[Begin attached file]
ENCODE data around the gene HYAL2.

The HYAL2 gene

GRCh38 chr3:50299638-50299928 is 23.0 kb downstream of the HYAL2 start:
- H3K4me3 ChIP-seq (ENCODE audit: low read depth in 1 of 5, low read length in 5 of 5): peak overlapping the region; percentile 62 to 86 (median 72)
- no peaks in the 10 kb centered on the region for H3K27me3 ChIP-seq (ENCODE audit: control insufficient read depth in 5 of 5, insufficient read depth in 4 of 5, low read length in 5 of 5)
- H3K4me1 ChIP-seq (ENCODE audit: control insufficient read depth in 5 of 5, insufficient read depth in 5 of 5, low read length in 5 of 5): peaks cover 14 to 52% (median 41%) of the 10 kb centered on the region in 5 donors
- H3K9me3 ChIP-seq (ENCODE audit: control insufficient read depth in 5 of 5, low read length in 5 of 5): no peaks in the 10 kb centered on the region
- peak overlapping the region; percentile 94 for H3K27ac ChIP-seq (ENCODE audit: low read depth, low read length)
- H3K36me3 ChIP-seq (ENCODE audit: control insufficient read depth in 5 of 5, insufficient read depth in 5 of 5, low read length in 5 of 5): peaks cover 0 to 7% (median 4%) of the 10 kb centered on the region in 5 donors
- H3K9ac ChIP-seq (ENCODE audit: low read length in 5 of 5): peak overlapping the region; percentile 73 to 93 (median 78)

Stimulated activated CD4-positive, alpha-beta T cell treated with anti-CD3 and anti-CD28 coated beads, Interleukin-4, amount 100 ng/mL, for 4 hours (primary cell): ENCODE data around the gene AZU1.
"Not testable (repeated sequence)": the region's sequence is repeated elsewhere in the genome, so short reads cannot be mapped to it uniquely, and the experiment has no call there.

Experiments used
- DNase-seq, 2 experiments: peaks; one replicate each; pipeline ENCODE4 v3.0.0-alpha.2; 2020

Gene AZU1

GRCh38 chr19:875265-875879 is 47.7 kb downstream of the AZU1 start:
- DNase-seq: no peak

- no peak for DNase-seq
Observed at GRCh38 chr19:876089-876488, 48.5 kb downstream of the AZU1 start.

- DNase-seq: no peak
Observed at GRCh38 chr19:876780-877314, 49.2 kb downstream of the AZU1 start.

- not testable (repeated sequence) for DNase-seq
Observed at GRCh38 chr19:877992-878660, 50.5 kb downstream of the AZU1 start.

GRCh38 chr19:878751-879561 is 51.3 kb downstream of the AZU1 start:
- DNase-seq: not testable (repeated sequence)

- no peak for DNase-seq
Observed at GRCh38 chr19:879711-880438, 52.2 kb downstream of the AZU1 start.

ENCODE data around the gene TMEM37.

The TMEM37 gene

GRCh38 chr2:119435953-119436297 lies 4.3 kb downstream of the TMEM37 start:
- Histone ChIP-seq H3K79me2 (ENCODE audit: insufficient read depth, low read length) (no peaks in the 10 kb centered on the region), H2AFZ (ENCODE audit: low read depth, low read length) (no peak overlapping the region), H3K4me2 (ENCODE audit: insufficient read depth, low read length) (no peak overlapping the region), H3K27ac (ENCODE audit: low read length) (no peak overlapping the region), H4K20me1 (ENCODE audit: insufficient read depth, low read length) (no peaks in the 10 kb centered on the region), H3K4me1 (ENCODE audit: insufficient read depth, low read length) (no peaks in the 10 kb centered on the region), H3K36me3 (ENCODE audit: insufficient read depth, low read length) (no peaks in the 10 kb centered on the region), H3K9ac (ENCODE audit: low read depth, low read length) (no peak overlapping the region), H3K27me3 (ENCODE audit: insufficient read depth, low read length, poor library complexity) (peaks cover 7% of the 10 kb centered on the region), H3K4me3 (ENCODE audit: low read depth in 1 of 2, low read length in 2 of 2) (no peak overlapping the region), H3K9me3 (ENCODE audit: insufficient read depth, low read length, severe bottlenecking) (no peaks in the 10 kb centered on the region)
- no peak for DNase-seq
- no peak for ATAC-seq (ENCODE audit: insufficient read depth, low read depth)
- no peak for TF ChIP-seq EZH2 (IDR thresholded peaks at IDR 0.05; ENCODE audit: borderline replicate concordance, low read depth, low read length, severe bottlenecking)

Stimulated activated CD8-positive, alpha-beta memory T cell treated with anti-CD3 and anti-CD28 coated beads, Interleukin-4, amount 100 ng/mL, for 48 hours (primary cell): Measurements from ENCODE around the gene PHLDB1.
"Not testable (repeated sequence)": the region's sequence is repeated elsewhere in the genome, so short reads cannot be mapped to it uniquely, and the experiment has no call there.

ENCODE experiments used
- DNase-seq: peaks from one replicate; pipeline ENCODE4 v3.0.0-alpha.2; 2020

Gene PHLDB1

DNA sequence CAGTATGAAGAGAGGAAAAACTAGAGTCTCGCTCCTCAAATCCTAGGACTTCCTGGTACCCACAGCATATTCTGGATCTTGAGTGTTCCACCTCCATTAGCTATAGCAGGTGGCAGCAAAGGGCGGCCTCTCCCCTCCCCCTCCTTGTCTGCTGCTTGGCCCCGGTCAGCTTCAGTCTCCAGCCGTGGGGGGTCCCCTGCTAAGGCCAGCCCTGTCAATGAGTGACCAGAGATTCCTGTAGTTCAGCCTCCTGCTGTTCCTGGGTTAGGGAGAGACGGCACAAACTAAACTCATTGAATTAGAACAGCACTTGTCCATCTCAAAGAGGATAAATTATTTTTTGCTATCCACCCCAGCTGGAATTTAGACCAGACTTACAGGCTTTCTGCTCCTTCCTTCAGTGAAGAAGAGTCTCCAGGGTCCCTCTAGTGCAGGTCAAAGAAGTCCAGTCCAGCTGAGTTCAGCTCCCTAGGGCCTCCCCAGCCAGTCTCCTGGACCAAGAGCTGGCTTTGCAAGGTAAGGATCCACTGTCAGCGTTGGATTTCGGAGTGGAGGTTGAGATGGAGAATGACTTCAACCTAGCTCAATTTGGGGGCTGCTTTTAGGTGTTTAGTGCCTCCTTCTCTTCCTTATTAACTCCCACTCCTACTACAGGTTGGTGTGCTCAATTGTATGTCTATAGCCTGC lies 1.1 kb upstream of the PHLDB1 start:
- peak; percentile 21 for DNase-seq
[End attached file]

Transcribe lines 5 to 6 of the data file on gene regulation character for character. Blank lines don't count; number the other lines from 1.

- no peaks in the 10 kb centered on the region for H3K27me3 ChIP-seq (ENCODE audit: control insufficient read depth in 5 of 5, insufficient read depth in 4 of 5, low read length in 5 of 5)
- H3K4me1 ChIP-seq (ENCODE audit: control insufficient read depth in 5 of 5, insufficient read depth in 5 of 5, low read length in 5 of 5): peaks cover 14 to 52% (median 41%) of the 10 kb centered on the region in 5 donors